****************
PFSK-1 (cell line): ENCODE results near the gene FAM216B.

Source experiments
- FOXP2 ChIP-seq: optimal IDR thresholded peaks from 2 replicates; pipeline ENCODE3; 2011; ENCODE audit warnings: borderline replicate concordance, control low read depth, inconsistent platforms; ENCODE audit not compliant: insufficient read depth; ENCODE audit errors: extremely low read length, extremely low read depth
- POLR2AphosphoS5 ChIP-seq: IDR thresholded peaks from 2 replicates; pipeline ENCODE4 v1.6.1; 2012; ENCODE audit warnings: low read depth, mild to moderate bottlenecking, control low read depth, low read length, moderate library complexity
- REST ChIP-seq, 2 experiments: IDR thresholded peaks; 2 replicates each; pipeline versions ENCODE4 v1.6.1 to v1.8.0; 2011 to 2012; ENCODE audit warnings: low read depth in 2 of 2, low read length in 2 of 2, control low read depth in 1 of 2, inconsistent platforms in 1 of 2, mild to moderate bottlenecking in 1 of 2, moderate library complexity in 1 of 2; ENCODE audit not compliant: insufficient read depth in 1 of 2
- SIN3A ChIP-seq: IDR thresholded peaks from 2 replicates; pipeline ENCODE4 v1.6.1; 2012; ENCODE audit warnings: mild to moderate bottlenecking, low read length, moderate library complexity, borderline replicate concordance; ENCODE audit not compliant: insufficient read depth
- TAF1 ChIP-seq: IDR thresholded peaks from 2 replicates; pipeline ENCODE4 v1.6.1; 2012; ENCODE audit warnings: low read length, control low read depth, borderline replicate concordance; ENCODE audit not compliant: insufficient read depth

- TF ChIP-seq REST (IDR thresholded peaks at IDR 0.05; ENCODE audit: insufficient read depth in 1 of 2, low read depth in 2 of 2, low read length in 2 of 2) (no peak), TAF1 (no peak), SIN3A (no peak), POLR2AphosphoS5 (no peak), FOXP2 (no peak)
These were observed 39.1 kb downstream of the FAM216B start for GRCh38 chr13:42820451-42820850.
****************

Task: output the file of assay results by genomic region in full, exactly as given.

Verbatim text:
PFSK-1 (cell line): ENCODE results near the gene FAM216B.

Source experiments
- FOXP2 ChIP-seq: optimal IDR thresholded peaks from 2 replicates; pipeline ENCODE3; 2011; ENCODE audit warnings: borderline replicate concordance, control low read depth, inconsistent platforms; ENCODE audit not compliant: insufficient read depth; ENCODE audit errors: extremely low read length, extremely low read depth
- POLR2AphosphoS5 ChIP-seq: IDR thresholded peaks from 2 replicates; pipeline ENCODE4 v1.6.1; 2012; ENCODE audit warnings: low read depth, mild to moderate bottlenecking, control low read depth, low read length, moderate library complexity
- REST ChIP-seq, 2 experiments: IDR thresholded peaks; 2 replicates each; pipeline versions ENCODE4 v1.6.1 to v1.8.0; 2011 to 2012; ENCODE audit warnings: low read depth in 2 of 2, low read length in 2 of 2, control low read depth in 1 of 2, inconsistent platforms in 1 of 2, mild to moderate bottlenecking in 1 of 2, moderate library complexity in 1 of 2; ENCODE audit not compliant: insufficient read depth in 1 of 2
- SIN3A ChIP-seq: IDR thresholded peaks from 2 replicates; pipeline ENCODE4 v1.6.1; 2012; ENCODE audit warnings: mild to moderate bottlenecking, low read length, moderate library complexity, borderline replicate concordance; ENCODE audit not compliant: insufficient read depth
- TAF1 ChIP-seq: IDR thresholded peaks from 2 replicates; pipeline ENCODE4 v1.6.1; 2012; ENCODE audit warnings: low read length, control low read depth, borderline replicate concordance; ENCODE audit not compliant: insufficient read depth

- TF ChIP-seq REST (IDR thresholded peaks at IDR 0.05; ENCODE audit: insufficient read depth in 1 of 2, low read depth in 2 of 2, low read length in 2 of 2) (no peak), TAF1 (no peak), SIN3A (no peak), POLR2AphosphoS5 (no peak), FOXP2 (no peak)
These were observed 39.1 kb downstream of the FAM216B start for GRCh38 chr13:42820451-42820850.